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Scientists develop revolutionary new bass strings that allow high notes to ring out louder and clearer

Close-up of Danelectro bass guitar strings
(Image credit: Future)

The bass guitar may, at least traditionally, have two fewer strings, but in our estimation the instrument deserves just as much time in the spotlight as the electric guitar. And, apparently, a group of Scottish scientists feels the same way.

The Herald Scotland (opens in new tab) reports that Dr. Jonathan Kemp of the University of St. Andrews’ School of Physics and Astronomy, along with the university’s Music Centre has developed “revolutionary strings using fresh construction techniques which take the instrument to places previous performers were unable to reach, in a tonal sense.”

As Dr. Kemp explained, “Normal bass strings can be played far up the neck. But the lowest pitch strings sound bad and are poor at harmonizing with higher notes.

“My new strings allow for improved tone when playing high up the neck of the instrument.”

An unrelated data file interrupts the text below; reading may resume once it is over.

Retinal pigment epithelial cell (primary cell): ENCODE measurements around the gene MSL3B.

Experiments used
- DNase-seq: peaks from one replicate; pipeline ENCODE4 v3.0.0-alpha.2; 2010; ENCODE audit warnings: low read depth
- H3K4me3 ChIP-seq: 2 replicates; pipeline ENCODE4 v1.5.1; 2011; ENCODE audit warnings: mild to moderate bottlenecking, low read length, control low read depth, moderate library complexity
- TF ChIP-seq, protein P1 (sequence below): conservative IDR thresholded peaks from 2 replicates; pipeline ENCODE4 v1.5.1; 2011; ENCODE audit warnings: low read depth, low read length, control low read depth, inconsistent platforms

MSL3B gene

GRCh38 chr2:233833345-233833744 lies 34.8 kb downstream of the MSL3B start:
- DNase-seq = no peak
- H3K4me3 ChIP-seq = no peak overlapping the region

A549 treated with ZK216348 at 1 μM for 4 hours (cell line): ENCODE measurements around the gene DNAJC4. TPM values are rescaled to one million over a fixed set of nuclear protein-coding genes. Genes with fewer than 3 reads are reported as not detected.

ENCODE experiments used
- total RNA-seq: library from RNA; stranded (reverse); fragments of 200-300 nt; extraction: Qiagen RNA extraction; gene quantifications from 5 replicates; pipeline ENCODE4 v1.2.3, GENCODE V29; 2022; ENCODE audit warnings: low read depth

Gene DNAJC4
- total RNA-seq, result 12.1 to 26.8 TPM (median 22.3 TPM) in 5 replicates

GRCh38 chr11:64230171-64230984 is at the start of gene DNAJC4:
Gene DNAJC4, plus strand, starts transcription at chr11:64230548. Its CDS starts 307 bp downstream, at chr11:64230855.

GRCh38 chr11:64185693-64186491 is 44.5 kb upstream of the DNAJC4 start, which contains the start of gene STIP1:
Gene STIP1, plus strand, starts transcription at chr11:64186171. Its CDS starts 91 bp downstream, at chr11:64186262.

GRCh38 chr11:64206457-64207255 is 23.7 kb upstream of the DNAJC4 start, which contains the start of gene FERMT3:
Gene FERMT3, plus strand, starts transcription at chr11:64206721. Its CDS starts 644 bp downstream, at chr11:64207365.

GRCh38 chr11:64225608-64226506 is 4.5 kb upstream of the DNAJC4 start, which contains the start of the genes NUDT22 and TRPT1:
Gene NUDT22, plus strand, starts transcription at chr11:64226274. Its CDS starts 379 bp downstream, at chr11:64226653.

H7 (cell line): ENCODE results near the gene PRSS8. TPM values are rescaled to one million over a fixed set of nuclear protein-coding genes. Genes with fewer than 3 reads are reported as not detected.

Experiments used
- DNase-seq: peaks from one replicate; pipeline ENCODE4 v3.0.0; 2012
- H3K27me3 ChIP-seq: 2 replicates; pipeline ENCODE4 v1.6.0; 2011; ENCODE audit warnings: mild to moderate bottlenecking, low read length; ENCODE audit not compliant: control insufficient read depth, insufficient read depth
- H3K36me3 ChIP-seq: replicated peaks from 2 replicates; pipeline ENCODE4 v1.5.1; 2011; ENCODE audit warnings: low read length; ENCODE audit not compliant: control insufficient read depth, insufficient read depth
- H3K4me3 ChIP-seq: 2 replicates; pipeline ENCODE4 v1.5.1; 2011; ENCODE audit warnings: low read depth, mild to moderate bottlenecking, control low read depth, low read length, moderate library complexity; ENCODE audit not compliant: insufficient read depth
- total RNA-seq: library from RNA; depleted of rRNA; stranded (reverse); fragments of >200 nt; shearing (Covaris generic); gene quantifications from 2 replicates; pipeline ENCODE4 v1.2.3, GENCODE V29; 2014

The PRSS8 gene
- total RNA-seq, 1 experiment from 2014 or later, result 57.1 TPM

For their work, the team employed a technique known as lumped construction, which Kemp said had previously been applied only to piano strings.

Dr. Kemp’s study, published in SN Applied Sciences, demonstrated that bass guitar strings are “inharmonic” when fretted high up the neck, and that producing thicker thicker allows for greater harmonic content as well as improved pitch.

There's no word on when the strings will be available, but if that sounds intriguing, you can learn more over at the Herald Scotland (opens in new tab).

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Rich is the co-author of the best-selling Nöthin' But a Good Time: The Uncensored History of the '80s Hard Rock Explosion. He is also a recording and performing musician, and a former editor of Guitar World magazine and executive editor of Guitar Aficionado magazine. He has authored several additional books, among them Kurt Cobain: Montage of Heck, the companion to the documentary of the same name.